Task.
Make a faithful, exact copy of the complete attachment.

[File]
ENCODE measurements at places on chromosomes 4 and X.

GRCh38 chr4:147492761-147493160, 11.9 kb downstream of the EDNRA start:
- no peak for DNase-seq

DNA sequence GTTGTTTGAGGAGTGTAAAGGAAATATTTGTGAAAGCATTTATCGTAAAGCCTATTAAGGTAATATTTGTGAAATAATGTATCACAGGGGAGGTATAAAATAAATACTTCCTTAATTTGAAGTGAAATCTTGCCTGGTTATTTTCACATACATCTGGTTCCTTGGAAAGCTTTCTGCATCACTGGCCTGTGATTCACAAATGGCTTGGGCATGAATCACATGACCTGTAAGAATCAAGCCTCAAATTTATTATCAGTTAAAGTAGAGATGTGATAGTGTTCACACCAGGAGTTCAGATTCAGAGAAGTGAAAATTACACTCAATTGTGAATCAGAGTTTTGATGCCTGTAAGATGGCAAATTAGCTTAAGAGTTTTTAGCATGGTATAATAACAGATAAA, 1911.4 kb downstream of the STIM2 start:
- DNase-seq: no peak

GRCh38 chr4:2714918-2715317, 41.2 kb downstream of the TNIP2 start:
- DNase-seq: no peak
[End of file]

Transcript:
ENCODE measurements at places on chromosomes 4 and X.

GRCh38 chr4:147492761-147493160, 11.9 kb downstream of the EDNRA start:
- no peak for DNase-seq

DNA sequence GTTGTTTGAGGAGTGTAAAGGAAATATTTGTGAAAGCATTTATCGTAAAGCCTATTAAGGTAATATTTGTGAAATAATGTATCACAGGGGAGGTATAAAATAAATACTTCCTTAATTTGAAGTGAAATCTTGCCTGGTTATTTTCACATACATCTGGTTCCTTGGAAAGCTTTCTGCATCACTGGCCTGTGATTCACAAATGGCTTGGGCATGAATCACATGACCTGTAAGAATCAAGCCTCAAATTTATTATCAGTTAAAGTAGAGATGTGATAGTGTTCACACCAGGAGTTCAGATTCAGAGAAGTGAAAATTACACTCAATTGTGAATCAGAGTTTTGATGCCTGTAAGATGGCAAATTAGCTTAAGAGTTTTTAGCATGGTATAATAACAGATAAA, 1911.4 kb downstream of the STIM2 start:
- DNase-seq: no peak

GRCh38 chr4:2714918-2715317, 41.2 kb downstream of the TNIP2 start:
- DNase-seq: no peak